A fatigue model based on cumulative damage is developed for predicting the fatigue life of fiber-reinforced polymeric composites. This model incorporates applied maximum stress, stress amplitude, loading frequency, residual tensile modulus, and material constants as parameters. The model is verified with experimental fatigue data on a glass fiber/vinyl ester composite. While the specimens are exposed to air, freshwater, or seawater at 30 deg C, they are subjected to tension-tension stress at four levels of applied maximum tensile stress in each of two frequencies. Both the residual mechanical properties at specified loading cycles and the number of cycles at which the specimens fail are measured. The results show that, for the material used in this study, the loss in residual tensile strength and modulus in saltwater is approximately the same as that in freshwater and that the fatigue life in these aqueous environments is shorter than that in air. Numerical analysis is carried out to determine the material constants of the composite. The fatigue model agrees well with the experimental data. The model can be used to predict the fatigue life of the polymeric composites subjected to an applied load in different environments and to predict the residual tensile modulus after a number of cycles of service at a given load.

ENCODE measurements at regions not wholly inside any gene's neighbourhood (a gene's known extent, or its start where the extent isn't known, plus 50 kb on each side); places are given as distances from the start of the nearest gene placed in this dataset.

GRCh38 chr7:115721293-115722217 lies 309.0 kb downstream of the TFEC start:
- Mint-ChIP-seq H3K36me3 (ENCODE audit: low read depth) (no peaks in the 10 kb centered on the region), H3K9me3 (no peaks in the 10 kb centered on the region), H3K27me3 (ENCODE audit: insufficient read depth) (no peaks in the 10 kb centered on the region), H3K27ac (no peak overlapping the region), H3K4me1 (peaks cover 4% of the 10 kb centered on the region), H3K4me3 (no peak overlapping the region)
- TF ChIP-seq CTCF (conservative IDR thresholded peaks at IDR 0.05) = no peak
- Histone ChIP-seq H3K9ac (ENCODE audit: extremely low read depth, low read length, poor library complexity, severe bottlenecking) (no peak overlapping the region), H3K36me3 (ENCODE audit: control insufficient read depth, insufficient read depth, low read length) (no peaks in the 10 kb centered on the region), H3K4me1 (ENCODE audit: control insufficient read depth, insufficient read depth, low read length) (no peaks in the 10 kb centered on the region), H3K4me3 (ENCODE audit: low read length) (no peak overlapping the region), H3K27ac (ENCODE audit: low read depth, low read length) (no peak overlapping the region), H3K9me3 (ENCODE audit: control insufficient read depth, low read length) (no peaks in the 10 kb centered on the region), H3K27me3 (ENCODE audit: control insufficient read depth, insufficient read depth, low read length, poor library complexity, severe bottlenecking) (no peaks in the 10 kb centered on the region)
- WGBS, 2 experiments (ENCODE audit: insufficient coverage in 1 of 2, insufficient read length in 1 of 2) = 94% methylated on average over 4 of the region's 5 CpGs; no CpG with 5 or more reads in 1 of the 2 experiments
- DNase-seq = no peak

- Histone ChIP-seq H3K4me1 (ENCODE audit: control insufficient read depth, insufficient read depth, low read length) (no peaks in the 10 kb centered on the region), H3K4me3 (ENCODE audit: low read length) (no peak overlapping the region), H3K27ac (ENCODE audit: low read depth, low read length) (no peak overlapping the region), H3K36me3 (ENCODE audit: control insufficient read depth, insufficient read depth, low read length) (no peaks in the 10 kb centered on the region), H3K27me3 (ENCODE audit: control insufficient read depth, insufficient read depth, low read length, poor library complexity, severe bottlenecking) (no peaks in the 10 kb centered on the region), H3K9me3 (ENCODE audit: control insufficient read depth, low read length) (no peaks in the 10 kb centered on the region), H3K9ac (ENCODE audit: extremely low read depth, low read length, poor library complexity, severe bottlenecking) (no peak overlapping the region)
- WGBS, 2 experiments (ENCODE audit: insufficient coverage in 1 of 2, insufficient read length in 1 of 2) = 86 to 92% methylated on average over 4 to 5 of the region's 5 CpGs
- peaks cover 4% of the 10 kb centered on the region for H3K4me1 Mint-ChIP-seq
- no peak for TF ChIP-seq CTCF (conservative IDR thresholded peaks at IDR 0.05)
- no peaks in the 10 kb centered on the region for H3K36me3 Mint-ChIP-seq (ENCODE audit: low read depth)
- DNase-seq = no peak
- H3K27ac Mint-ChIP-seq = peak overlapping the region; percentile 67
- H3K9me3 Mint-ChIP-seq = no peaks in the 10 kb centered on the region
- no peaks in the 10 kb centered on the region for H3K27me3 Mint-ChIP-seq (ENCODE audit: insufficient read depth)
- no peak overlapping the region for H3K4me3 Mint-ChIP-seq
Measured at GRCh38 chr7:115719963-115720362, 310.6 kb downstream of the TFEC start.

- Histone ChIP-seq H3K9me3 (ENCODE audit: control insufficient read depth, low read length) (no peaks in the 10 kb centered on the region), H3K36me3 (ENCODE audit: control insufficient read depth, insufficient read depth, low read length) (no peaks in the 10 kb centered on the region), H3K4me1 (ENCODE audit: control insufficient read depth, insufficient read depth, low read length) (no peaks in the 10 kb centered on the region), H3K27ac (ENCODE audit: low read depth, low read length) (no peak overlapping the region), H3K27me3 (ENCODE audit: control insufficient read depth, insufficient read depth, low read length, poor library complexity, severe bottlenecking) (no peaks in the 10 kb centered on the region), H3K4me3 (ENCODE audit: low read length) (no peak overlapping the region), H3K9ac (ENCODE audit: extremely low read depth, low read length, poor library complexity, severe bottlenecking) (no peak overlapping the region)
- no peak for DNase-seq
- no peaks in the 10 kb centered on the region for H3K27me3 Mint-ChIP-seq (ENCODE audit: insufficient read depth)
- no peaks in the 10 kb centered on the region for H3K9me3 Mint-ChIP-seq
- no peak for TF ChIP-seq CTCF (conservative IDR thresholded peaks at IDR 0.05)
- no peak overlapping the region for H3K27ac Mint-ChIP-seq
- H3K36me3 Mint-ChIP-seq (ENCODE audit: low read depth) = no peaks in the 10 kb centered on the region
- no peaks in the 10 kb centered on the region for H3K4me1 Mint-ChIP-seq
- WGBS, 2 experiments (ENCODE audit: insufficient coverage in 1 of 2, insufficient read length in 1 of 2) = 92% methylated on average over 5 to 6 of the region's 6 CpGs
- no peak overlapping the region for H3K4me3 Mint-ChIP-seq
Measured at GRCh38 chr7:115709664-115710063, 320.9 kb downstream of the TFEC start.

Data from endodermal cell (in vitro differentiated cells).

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  • Accession Number: 00794092
  • Record Type: Publication
  • Contract Numbers: NSF-G-CMS-9601262, GR/J 85554
  • Files: TRIS
  • Created Date: Jun 25 2000 12:00AM